July 2018
Volume 59, Issue 9
Open Access
ARVO Annual Meeting Abstract  |   July 2018
The prevalence and impact of eye disease in an urban homeless population
Author Affiliations & Notes
  • Collier Jiang
    Faculty of Medicine, University of Toronto, Toronto, Ontario, Canada
  • myrna lichter
    3. University of Toronto Department of Ophthalmology & Visual Sciences, Toronto, Ontario, Canada
  • Footnotes
    Commercial Relationships   Collier Jiang, None; myrna lichter, None
  • Footnotes
    Support  None
Investigative Ophthalmology & Visual Science July 2018, Vol.59, 5233. doi:
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      Collier Jiang, myrna lichter; The prevalence and impact of eye disease in an urban homeless population. Invest. Ophthalmol. Vis. Sci. 2018;59(9):5233.

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      © ARVO (1962-2015); The Authors (2016-present)

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Purpose : Homeless and marginally housed (HMH) populations have a high prevalence of visual impairment, yet they face substantial barriers to accessing specialist care. While one past study demonstrated a higher proportion of subjective visual problems in the HMH population compared to the general population, this is the first study to conduct a comprehensive ophthalmology exam using portable equipment at different shelter locations to identify objective pathologic findings.

Methods : For this cross-sectional study, 10 adult shelters were randomly selected in Toronto, Ontario, Canada. HMH clients were randomly selected based on their bed numbers, in proportion to the bed capacity at each shelter. A total of 61 participants have been recruited thus far, from August to November 2017. A survey was conducted to obtain details about sociodemographic background, ocular history, subjective visual acuity, and access to care. A comprehensive vision screening and dilated retinal exam was performed using a portable slit lamp, autorefractor, Tono-pen, indirect ophthalmoscope, and fundus camera.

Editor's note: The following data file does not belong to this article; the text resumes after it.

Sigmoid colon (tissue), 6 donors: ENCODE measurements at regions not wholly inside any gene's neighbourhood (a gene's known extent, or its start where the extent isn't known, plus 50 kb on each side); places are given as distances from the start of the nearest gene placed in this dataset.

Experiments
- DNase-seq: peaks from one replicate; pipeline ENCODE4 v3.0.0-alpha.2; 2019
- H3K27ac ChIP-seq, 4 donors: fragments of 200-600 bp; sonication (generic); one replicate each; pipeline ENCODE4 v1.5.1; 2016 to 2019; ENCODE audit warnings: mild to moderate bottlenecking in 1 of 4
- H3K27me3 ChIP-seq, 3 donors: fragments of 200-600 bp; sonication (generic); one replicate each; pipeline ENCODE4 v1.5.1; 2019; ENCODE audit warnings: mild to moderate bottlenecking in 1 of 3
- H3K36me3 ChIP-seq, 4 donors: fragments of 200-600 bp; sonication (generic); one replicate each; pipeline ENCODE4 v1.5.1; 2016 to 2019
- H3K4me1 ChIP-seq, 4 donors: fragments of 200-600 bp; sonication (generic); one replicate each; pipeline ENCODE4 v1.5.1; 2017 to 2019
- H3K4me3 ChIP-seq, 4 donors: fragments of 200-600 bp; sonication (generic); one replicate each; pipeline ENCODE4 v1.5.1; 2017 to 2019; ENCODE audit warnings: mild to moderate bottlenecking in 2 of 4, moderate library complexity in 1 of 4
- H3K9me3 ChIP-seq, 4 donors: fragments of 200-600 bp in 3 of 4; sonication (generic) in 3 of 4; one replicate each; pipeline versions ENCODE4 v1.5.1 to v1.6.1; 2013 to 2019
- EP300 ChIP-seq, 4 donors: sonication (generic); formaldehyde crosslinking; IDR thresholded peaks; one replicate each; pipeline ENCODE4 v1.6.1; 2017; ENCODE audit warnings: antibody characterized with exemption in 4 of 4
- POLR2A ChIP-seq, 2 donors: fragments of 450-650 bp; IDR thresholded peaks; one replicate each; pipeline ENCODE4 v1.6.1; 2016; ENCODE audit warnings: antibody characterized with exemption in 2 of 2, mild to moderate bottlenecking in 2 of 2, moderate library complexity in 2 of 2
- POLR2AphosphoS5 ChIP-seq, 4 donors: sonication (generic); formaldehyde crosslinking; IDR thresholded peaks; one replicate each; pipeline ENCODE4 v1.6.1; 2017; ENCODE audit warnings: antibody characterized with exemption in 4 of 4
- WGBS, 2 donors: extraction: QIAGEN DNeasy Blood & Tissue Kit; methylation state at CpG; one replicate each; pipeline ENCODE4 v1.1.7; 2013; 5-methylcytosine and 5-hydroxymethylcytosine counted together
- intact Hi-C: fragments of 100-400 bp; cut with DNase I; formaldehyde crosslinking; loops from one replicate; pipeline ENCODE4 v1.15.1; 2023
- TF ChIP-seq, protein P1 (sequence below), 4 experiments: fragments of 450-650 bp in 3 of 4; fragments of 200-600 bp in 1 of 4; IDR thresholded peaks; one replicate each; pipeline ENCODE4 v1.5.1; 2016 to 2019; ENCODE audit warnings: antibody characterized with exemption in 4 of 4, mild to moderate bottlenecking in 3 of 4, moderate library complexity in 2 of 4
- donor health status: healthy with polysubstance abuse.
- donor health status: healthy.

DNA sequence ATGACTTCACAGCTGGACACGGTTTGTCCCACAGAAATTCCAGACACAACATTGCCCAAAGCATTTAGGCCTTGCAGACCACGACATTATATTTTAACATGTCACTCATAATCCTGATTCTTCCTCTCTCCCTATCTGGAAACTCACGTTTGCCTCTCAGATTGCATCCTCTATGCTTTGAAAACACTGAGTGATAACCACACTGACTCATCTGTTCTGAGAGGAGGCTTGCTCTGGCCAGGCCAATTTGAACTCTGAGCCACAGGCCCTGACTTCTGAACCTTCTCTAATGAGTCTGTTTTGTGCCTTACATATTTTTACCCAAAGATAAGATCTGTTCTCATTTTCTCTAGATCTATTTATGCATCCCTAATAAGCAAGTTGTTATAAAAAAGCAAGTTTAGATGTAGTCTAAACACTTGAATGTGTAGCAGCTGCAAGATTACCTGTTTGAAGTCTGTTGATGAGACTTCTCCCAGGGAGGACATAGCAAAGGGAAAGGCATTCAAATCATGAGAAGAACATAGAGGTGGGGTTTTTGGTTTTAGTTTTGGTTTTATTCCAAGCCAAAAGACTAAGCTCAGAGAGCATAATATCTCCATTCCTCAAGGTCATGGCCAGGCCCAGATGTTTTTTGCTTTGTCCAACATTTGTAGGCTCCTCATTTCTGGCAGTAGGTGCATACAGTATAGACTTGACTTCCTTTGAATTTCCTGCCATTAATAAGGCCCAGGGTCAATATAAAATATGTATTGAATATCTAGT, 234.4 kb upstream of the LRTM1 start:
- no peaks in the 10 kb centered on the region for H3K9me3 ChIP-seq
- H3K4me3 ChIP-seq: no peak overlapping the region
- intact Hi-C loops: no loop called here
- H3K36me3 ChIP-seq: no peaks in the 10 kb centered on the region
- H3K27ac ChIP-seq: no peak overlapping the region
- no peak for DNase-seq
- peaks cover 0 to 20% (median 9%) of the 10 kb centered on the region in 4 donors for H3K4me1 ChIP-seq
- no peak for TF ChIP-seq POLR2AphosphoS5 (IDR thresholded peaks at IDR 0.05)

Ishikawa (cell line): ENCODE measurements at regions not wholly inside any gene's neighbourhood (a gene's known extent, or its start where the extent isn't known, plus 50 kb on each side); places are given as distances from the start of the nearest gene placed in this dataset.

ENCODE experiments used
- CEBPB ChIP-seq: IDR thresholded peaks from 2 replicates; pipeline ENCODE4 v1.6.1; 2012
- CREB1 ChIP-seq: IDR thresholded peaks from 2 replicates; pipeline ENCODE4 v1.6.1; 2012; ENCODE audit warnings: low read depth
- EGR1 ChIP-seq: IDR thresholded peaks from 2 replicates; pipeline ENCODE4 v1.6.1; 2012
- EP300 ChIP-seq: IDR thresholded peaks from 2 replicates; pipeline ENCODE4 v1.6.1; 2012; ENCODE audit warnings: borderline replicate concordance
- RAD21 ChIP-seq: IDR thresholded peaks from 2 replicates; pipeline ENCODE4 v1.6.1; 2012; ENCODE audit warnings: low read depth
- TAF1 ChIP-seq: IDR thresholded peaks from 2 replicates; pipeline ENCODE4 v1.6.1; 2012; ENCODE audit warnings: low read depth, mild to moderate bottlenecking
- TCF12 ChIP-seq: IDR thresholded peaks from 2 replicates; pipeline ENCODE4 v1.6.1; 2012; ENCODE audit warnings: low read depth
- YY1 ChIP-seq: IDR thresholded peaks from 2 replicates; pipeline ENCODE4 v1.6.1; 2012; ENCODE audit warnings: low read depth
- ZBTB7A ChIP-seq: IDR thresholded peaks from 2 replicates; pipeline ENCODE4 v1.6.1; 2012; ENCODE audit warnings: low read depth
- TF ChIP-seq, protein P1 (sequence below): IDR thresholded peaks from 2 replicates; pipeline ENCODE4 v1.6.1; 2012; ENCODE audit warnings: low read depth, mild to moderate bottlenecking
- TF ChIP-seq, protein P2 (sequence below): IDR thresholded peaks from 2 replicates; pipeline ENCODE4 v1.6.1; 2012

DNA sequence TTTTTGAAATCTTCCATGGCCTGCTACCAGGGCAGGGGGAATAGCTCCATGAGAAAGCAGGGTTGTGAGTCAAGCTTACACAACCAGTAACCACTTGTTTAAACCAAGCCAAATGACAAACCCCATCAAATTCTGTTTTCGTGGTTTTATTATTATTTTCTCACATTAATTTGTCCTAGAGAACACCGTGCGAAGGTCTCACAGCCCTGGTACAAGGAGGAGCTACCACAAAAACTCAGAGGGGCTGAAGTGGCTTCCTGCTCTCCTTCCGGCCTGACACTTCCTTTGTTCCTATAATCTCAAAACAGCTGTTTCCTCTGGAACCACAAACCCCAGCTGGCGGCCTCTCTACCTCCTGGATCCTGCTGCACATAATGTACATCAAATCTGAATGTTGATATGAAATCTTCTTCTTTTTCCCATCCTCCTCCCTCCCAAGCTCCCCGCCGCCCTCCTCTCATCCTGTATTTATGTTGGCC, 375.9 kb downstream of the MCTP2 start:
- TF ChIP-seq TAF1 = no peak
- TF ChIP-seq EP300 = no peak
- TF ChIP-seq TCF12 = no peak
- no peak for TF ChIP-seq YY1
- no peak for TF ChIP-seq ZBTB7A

Results : The mean age of participants was 55, with 20% women. The mean lifetime duration of homelessness was 8.8 years. 48% of participants had refractive error, including 35% with myopia (spherical component ≤ -1 diopter) and 13% with hyperopia (spherical component ≥ 1 diopter). 19% of participants had an intraocular pressure reading of 22 mmHg or greater in at least one eye, which is considered higher than normal. Many previously undiagnosed pathologies such as cataracts, diabetic retinopathy, arcus senilis, pterygium, and spastic ectropion were also identified during the shelter clinic visits. 67% of surveyed participants indicated that they were not satisfied with their vision, while only 17% of these participants had seen an eye specialist in the past and only 12% were able to access care. 97% of participants expressed an interest in accessing free eye examinations as well as free eyeglasses, eyedrops or magnifiers if they were offered.

Conclusions : These data reveal a clear healthcare gap between the ophthalmological disease burden of the HMH population, and the amount of resources allocated towards addressing their needs. Increasing access to free eye examinations and providing aids such as eyeglasses and eyedrops may be an effective method of addressing this gap.

This is an abstract that was submitted for the 2018 ARVO Annual Meeting, held in Honolulu, Hawaii, April 29 - May 3, 2018.


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